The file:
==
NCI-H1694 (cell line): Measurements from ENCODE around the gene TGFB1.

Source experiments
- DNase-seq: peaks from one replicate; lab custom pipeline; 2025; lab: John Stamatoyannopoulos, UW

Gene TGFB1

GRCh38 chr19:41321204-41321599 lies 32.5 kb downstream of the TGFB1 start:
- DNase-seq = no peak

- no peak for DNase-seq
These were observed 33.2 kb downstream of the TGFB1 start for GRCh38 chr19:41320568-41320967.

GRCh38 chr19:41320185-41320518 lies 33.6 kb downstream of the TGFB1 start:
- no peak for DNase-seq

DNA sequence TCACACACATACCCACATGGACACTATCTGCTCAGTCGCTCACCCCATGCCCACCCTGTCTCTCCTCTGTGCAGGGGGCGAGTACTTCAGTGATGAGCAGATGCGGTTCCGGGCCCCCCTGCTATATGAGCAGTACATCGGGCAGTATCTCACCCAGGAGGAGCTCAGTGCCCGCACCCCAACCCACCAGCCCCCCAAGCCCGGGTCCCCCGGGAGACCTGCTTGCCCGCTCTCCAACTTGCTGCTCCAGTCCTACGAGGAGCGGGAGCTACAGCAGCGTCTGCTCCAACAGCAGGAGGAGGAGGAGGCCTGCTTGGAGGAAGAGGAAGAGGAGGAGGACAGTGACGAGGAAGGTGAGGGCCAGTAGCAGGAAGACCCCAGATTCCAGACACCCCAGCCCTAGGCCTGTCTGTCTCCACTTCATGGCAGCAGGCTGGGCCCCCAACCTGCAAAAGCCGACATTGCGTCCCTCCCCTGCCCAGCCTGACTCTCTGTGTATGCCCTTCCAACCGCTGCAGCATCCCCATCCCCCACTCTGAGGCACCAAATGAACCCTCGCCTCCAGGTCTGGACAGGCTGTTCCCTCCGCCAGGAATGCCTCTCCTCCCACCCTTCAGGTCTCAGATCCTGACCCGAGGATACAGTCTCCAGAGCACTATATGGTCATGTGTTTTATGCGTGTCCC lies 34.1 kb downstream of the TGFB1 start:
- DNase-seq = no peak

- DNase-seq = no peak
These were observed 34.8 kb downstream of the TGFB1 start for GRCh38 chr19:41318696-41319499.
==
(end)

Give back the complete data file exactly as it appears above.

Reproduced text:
NCI-H1694 (cell line): Measurements from ENCODE around the gene TGFB1.

Source experiments
- DNase-seq: peaks from one replicate; lab custom pipeline; 2025; lab: John Stamatoyannopoulos, UW

Gene TGFB1

GRCh38 chr19:41321204-41321599 lies 32.5 kb downstream of the TGFB1 start:
- DNase-seq = no peak

- no peak for DNase-seq
These were observed 33.2 kb downstream of the TGFB1 start for GRCh38 chr19:41320568-41320967.

GRCh38 chr19:41320185-41320518 lies 33.6 kb downstream of the TGFB1 start:
- no peak for DNase-seq

DNA sequence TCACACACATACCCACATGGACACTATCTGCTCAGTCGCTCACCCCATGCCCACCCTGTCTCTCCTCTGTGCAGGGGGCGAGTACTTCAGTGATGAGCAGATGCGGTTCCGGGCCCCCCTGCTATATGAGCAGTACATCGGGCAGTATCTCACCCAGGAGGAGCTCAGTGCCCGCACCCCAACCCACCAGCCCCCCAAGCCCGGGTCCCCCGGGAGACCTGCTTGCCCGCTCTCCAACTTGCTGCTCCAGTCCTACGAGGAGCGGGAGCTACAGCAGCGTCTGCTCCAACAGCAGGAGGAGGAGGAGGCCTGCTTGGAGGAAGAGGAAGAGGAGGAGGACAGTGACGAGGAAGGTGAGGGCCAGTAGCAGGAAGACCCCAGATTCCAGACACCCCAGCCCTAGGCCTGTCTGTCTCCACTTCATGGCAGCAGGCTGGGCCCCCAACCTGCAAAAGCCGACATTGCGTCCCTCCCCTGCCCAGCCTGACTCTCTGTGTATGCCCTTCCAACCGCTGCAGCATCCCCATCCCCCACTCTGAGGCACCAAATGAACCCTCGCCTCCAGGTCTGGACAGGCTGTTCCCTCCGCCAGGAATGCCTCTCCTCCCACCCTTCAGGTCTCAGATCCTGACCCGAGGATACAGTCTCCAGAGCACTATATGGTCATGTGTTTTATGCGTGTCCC lies 34.1 kb downstream of the TGFB1 start:
- DNase-seq = no peak

- DNase-seq = no peak
These were observed 34.8 kb downstream of the TGFB1 start for GRCh38 chr19:41318696-41319499.